I just spent the fourth of July weekend in Minneapolis, Minnesota, attending CONvergence, and I have to say, of the many SF conventions I've been to, this one gets things just about perfect. It's only problems stem almost exclusively from the fact that that its attendance threatens to overwhelm the wonderful facilities they've worked with so well for so long.
This was an energizing convention for me. The variety of science, skepticism, science fiction, and art programming was galvanizing, and the mood of creativity and expression was infectous. For four days, just the delight of the unexpected and brilliant hall costumes coming around the corner put a permanent stupid grin on my face. (Susan, accompanied by Death of Rats, from Terry Prachet's DiscWorld novels, was a personal favorite. And an unnervingly good Weeping Angel from Doctor Who stuttering its way down the hall raised goose bumps!) The convention attracts an unusually wide range of ages, from teen age anime and console gamers to those older folks who were introduced to SF by reading ink deposited on thin sheets of dead trees. Presenters include researchers, science educators, writers, media stars, and (of particular interest to me, visual and plastic artists).
Probably the most relevant speaker to the DA community was the Art Guest of Honor, John Picacio, the Hugo and Chesley award winning cover artist. I met John in 2004, at the Worldcon art show, and have happily watched his rise to the top of the field. The man's energy, determination, and business sense are second only to his tight, almost unbelievable abilities with pencil and brush. He continues to delight me with his virtuoso line, and innovative composition.
As useful and inspiring as his discussions of technique and problem-solving were, Picacio's take on the direction that genre art, and the changing landscape of the book cover marketplace were the subjects that galvanized me. I have been watching with increasing dismay as book covers become nonspecific to the book, based on art director's or marketing director's briefs. This trend has escalated to the point where outside artists are frequently not hired, and a Frankenstein monster is cobbled together from stock art resources by the art department themselves. These efforts run from the embarrassing (in most cases, my intro Photoshop students could do better) to the ghastly. They all deprive an artist of work, an author of a powerful sales incentive, and the audience of a book which works as a whole to tell a story. The only beneficiary are the bean-counters. The buying public pays the same, whether a Michael Whalen or a anonymous art department intern concocts the cover.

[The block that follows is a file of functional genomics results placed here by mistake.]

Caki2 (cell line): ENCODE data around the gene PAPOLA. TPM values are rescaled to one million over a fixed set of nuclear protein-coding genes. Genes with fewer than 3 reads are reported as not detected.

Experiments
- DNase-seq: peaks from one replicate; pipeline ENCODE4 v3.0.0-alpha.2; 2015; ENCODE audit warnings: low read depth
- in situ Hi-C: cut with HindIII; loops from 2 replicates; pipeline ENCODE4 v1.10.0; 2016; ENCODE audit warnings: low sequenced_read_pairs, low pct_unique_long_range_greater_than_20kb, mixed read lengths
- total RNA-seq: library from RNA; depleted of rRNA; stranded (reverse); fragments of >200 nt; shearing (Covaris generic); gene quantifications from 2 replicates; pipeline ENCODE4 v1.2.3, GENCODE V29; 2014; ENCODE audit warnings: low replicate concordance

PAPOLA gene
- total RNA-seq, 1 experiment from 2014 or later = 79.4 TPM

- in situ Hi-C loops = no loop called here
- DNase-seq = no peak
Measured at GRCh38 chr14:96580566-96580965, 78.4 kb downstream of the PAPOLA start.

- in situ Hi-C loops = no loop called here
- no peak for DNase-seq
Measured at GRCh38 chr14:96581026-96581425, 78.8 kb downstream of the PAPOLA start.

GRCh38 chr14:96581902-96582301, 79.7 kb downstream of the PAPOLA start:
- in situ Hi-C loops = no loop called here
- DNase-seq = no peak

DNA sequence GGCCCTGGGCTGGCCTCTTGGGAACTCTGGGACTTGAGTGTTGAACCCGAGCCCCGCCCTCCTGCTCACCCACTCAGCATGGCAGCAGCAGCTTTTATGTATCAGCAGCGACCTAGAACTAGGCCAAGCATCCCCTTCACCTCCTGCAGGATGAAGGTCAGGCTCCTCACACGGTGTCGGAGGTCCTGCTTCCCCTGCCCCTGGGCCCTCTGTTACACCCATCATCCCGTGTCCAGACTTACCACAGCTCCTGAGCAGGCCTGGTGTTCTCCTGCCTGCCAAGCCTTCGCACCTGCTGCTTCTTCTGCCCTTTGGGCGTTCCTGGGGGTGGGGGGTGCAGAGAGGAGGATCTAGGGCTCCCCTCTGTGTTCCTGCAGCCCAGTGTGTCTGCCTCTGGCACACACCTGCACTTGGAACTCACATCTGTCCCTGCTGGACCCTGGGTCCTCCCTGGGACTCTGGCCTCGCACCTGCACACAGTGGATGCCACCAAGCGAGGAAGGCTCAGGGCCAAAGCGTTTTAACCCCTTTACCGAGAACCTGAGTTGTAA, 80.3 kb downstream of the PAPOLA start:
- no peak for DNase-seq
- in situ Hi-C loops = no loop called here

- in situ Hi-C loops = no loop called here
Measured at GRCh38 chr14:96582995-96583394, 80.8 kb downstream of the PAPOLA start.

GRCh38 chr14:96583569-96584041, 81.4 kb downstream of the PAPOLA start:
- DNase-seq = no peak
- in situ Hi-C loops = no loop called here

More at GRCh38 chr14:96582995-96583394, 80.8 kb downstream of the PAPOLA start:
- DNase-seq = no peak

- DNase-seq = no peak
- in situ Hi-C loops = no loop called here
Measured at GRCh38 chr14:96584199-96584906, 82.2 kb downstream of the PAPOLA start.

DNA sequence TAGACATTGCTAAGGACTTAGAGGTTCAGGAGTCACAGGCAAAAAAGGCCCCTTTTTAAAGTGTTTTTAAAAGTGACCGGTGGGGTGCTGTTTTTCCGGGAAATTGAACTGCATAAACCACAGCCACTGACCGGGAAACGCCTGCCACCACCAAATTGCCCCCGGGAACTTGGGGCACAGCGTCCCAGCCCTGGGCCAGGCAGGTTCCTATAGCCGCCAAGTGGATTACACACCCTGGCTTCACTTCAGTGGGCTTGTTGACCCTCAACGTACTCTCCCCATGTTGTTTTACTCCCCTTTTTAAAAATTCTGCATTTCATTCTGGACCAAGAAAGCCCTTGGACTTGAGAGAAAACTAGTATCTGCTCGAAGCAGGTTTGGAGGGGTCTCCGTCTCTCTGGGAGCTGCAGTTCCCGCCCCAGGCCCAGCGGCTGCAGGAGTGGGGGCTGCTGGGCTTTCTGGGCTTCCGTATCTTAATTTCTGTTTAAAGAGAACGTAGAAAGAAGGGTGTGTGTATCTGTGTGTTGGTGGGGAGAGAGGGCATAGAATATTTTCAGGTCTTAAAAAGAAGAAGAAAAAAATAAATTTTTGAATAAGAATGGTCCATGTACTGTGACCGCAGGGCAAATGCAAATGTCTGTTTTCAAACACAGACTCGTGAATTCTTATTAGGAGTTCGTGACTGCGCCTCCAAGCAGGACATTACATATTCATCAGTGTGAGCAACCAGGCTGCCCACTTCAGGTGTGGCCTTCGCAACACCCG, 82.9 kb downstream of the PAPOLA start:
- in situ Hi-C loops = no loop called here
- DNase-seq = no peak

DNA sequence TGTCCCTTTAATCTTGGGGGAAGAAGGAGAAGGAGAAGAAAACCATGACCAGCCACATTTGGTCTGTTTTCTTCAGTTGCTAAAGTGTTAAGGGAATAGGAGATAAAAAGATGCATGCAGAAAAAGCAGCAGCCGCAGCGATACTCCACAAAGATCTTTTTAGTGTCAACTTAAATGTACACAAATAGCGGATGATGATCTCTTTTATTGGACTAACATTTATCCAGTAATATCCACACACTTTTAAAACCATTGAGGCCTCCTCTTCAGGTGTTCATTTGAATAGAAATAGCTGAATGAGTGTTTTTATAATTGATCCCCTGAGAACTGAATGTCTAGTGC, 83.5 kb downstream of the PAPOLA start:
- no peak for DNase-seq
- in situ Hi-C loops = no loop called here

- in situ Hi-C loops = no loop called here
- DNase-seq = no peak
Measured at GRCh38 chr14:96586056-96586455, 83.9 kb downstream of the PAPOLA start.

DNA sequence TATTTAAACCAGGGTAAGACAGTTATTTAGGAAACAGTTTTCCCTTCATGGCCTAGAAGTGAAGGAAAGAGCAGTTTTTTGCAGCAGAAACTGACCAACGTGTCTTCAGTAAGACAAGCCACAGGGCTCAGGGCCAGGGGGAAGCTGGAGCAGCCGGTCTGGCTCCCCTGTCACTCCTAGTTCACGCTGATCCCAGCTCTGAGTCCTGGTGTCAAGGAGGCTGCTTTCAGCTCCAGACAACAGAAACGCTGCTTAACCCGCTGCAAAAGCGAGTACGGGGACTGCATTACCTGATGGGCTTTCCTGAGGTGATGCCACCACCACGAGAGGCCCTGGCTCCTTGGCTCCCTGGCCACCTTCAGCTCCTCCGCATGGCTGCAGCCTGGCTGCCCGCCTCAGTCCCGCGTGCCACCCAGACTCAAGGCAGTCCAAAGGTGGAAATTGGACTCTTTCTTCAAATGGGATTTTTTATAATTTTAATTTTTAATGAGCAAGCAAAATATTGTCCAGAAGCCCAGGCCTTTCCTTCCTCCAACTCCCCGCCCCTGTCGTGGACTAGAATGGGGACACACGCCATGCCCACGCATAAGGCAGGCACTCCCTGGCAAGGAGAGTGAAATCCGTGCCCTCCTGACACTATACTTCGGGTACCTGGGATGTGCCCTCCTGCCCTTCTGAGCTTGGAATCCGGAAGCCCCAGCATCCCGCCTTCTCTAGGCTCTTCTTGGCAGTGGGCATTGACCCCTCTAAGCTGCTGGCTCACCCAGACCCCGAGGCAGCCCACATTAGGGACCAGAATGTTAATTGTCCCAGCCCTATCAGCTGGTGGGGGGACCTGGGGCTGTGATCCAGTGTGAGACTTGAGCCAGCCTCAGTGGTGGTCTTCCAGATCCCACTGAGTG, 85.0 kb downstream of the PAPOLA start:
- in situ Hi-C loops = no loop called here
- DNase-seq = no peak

This trend is something that Picacio has campaigned against vociferously. He maintains, with the synergies of a publishing singularity, we should not be put in a position of an "either or" choice about good, experience enhancing artwork, but, rather, should expect-and demand- an "also and" experience.
While doing so, he has also, understanding all too well where these trends could lead, been thinking hard about how genre artist's can continue to make a living. Not willing to take the smaller amounts offered for cover art, and the accompanying expansive increase of reproduction rights stipulated in today's contracts, he's been looking into other ways to generate revenue, while maintaing ownership of his artwork.
His personal solution was to form his own company, Lone Boy
. To get a taste of his first project, take a look here: 4.bp.blogspot.com/-K80Er8T5zOo…
And while you're at it, have a look at John's blog, where he discusses this and many other topics:picacio.blogspot.com
So what do you think of trends in book covers? As professionals, what has your response been to the "less money for more rights" situation? As consumers, what do you think of the increasingly freakish hodge lodge of photo stock and bad photoshopping that has been cropping up? I'll be interested in hearing your voices.